FIG. 7 is a sectional view of another embodiment of the invention. The parts corresponding to the aforesaid embodiment are designated by the same reference numerals. A case 30 includes a longitudinal V-shaped groove 31. In this embodiment, since the piezoelectric element 13 need not necessarily be disposed symmetrically to the pipe 11, a simplified structure is realized.
FIG. 8 is a sectional view of a further embodiment of the invention. A case 32 includes an inner surface 33 having a large radius of curvature for supporting the pipe 11.
The case 30 in FIG. 7 and the case 32 in FIG. 8 may be either elastic or rigid.
FIG. 9 is a sectional view of still another embodiment of the invention. A holder 34 for pressing the piezoelectric element 13 against the pipe 11 serves also as the case 16 aforementioned. As the material for the holder 34, a synthetic resin is used and its thickness t1 is made thinner so as to act the same as the holder 14 having the compression modulus of elasticity previously stated. Another case 35 is rigid.
FIG. 10 is a sectional view of another embodiment of the invention. A holder 36 holding the piezoelectric element 13 acts also as the case 16 and its thickness t2 is made thicker. A case 37 may be made of the same material as the holder 36.
FIG. 11 is a sectional view of a further embodiment of the invention, and FIG. 12 is a sectional view taken along the line 12--12 in FIG. 11. The piezoelectric element 13 is pressed against the outer surface of the pipe 11 by a band 41 made of an elastically expandable material. Opposite ends of the band 41 are connected by a tightening device 45, tightening pieces 42, 43 of which are connected by means of a bolt 44. The band 41 is in the same manner as the aforesaid holder 14. Since it is not necessary to provide the cases 16, 17 in the embodiment of FIGS. 11 and 12, the structure may be simplified.
Referring to FIGS. 13(1)-13(3) and 14(1)-14(3) experiment results will be described. An engine used in the experiment was that of a Camry (1984 trade mark) by Toyota. The experiment was carried out at an engine speed of 5,000 r.p.m. A transducer was mounted on a fuel injection pipe. FIGS. 13(1)-13(3) and 14(1)-14(3) show wave forms taken after the output of the piezoelectric element 13 was passed through a low-path filter having the characteristics of 120 HZ cut-off frequency and 24 dB/oct Butterworth to remove high-frequency noises. FIGS. 13(1)-13(3) show results of the configurations shown in FIGS. 2 through 6, "Hytrel" (trade-name) was used as the material for the holder 14 and compression modulus of elasticity of 900 kg/cm2 was employed. The piezoelectric element 13 was arranged beforehand so as to be pressed on the pipe 11 and the pipe had an outside diameter of 6.0 mmφ in the natural condition. FIG. 13(1) shows a wave form detected when the outside diameter of the pipe 11 was 6.0 mmφ. At this time, the internal pressure of the pipe 11 was 100 to 200 kg/cm2. FIG. 13(2) shows the wave form detected when a pipe 11 of 6.12 mmφ outside diameter was measured by a detector having the same construction. FIG. 13(3) shows the wave form when the detector was utilized again on the pipe 11 of 6.0 mmφ diameter after the pipe 11 of 6.12 mmφ stated above was clamped and measured. When the output wave forms in FIGS. 13(1) and 13(3) are compared, it is clear that the ends 13a of the piezoelectric element 13 are pressed in tight contact to the outer surface of the pipe 11, thus enabling accurate detection of fine pressure changes.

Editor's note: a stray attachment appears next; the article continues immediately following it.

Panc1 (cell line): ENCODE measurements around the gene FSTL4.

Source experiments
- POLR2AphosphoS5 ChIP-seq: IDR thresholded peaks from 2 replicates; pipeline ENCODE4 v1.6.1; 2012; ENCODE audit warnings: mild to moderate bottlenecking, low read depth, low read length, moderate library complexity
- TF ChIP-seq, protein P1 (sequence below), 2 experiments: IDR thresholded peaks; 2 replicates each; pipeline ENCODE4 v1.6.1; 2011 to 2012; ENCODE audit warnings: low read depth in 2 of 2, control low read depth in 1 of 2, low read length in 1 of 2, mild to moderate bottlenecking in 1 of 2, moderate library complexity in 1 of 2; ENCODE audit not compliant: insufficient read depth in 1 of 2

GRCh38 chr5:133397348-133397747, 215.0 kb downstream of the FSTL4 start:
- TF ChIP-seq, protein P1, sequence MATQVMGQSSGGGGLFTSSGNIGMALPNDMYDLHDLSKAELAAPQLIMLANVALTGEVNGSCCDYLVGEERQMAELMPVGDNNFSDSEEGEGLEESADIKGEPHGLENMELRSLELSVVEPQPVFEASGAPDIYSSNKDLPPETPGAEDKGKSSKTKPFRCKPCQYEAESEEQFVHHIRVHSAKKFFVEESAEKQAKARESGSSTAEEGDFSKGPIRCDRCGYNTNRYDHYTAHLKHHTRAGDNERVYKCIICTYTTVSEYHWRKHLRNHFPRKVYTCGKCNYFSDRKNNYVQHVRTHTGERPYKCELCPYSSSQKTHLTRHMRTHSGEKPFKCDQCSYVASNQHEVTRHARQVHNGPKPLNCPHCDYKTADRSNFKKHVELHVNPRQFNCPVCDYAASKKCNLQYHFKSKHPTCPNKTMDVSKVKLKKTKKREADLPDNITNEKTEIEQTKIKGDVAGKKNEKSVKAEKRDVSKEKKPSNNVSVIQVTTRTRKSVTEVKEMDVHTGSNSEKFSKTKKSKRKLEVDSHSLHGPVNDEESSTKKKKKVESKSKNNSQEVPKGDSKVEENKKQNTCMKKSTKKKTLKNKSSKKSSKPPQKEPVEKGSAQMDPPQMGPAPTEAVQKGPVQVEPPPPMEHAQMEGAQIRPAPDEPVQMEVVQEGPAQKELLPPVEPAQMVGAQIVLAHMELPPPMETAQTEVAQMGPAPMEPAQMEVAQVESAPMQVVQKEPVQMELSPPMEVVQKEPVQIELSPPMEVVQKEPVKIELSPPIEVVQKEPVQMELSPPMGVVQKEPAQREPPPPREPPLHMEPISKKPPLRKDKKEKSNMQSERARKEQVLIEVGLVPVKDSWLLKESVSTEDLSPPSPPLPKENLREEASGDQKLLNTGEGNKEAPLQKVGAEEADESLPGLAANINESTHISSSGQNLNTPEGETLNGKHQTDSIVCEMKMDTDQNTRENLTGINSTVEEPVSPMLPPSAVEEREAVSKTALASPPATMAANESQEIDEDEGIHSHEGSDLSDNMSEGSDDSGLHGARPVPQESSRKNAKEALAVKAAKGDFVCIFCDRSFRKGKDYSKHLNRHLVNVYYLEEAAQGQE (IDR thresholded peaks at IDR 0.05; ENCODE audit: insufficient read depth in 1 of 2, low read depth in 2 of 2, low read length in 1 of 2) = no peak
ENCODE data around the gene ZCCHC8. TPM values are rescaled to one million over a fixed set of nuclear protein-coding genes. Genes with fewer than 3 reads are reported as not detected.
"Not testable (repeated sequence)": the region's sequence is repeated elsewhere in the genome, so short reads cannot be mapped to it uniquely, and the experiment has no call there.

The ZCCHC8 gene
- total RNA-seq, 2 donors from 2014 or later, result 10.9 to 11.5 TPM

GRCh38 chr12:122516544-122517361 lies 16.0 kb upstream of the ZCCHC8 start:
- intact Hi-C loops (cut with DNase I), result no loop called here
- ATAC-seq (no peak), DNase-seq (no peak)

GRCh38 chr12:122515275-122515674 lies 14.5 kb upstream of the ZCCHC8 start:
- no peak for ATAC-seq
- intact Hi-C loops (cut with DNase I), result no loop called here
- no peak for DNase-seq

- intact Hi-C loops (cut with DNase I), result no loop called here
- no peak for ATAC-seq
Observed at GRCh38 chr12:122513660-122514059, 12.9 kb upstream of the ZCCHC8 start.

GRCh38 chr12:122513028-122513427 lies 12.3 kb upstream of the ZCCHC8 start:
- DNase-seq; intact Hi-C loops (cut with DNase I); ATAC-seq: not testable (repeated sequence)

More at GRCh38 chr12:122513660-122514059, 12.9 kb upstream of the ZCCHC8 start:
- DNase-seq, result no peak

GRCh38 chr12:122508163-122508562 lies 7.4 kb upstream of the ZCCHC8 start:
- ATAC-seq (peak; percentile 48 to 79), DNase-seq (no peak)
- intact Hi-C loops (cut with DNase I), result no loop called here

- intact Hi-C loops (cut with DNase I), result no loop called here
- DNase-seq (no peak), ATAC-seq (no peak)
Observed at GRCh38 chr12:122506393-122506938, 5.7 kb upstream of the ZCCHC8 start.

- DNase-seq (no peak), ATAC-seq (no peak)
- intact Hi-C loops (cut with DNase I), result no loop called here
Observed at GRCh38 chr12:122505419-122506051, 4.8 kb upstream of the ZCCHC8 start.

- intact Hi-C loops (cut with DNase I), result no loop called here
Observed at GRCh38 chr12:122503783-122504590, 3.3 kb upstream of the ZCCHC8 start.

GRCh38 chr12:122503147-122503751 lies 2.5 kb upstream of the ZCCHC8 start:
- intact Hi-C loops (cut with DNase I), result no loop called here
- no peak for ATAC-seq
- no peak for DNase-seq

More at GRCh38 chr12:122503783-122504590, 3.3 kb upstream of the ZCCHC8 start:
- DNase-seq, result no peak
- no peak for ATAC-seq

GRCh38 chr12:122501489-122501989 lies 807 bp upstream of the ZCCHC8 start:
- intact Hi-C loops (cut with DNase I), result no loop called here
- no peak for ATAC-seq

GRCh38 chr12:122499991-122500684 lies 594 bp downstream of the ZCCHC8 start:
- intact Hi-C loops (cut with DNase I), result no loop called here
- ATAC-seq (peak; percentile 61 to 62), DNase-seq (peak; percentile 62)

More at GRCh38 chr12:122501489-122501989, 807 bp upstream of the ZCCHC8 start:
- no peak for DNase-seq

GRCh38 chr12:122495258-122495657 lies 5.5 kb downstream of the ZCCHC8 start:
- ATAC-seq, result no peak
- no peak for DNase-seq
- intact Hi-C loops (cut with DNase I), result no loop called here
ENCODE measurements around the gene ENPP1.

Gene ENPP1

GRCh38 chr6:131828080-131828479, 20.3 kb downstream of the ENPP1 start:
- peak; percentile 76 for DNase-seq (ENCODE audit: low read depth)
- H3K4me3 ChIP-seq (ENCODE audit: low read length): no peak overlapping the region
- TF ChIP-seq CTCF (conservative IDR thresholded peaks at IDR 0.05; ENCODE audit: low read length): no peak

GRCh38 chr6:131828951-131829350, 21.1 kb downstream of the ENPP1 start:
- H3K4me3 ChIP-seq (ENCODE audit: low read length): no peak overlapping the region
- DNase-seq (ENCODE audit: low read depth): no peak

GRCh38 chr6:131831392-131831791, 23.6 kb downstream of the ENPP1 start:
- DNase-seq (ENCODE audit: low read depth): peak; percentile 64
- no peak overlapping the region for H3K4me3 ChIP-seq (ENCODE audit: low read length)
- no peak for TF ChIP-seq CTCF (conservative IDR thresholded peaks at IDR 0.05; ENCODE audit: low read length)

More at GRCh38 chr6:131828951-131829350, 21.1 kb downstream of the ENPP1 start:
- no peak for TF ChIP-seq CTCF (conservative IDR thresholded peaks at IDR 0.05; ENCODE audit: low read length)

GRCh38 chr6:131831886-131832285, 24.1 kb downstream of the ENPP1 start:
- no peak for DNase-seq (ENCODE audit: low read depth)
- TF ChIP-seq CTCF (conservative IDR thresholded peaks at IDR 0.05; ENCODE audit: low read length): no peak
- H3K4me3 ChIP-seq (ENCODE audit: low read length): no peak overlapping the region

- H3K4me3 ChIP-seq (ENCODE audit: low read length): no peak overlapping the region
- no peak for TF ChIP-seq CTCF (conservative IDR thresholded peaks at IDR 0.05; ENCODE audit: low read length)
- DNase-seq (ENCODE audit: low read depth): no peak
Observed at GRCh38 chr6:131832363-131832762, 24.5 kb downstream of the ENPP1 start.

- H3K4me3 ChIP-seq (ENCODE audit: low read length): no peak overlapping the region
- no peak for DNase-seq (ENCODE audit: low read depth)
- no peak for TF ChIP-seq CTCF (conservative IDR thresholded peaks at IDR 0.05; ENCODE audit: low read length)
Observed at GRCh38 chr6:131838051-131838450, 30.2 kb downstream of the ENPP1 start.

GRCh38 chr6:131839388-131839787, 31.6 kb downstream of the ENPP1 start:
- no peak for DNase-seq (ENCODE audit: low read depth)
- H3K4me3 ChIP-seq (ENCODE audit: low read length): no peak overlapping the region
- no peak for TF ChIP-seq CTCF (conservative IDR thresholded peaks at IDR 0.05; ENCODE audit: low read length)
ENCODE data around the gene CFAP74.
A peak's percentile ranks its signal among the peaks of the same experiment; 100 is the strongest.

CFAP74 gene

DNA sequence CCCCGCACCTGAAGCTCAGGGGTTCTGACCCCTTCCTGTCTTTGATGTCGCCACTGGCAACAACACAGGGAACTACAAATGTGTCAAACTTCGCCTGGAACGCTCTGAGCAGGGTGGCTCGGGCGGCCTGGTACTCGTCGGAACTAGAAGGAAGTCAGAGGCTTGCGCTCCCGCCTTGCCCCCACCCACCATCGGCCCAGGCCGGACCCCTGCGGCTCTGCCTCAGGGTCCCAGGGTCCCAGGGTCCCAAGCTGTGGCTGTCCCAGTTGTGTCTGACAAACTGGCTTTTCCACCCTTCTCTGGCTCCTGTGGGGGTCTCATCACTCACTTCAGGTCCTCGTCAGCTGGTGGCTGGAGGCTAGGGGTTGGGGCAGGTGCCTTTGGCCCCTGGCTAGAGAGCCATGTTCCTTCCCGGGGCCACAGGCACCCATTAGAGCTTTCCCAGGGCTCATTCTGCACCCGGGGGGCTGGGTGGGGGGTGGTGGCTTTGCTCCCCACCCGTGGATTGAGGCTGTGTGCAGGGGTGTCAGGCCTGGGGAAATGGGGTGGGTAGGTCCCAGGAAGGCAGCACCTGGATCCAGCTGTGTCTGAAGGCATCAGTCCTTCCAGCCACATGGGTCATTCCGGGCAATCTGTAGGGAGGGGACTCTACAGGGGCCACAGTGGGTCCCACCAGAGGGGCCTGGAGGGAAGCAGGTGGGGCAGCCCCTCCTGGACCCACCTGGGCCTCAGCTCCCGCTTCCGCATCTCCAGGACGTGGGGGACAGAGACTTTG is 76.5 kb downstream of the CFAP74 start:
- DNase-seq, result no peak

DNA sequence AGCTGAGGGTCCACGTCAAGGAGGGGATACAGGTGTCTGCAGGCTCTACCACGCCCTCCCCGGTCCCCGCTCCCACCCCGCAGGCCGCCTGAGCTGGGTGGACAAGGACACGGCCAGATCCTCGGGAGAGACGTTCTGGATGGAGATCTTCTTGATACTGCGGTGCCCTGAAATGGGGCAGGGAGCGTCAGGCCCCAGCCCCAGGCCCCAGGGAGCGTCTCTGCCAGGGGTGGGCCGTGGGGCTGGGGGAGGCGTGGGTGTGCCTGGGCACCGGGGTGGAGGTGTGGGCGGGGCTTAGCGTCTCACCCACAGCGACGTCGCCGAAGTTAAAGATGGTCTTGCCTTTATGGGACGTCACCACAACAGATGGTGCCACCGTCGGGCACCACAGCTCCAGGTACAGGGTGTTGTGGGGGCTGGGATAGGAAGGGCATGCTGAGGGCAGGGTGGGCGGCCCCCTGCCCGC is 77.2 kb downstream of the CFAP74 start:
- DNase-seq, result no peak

FIGS. 14(1), 14(2) and 14(3) show a comparative example wherein experiments the same as those of FIGS. 13(1), 13(2) and 13(3) were carried out. In this example, synthetic rubber having a small compression modulus of elasticity was used as a holder material. According to such example, it is clear that substantial noise are involved in FIG. 14(3) and the pipe internal pressure is difficult to measure.
The invention may be embodied in other specific forms without departing from the spirit or essential characteristics thereof. The present embodiments are therefore to be considered in all respects as illustrative and not restrictive, the scope of the invention being indicated by the appended claims rather than by the foregoing description, and all changes which come within the meaning and the range of equivalency of the claims are therefore intended to be embraced therein.
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|U.S. Classification||73/730, 73/114.43|
|International Classification||G01L9/08, F02M65/00, G01L9/00, G01L7/00|
|Cooperative Classification||F02M65/003, G01L9/0001|
|European Classification||F02M65/00C, G01L9/00A|
|Mar 19, 1990||AS||Assignment|
Owner name: DAIKIN INDUSTRIES, LTD., JAPAN
Free format text: ASSIGNMENT OF ASSIGNORS INTEREST.;ASSIGNORS:KANENOBU, MUNEAKI;MATSUMOTO, KAZUHISA;REEL/FRAME:005272/0288
Effective date: 19900227
|Jan 3, 1995||FPAY||Fee payment|
Year of fee payment: 4
|Jan 4, 1999||FPAY||Fee payment|
Year of fee payment: 8
|Jan 29, 2003||REMI||Maintenance fee reminder mailed|
|Jul 16, 2003||LAPS||Lapse for failure to pay maintenance fees|
|Sep 9, 2003||FP||Expired due to failure to pay maintenance fee|
Effective date: 20030716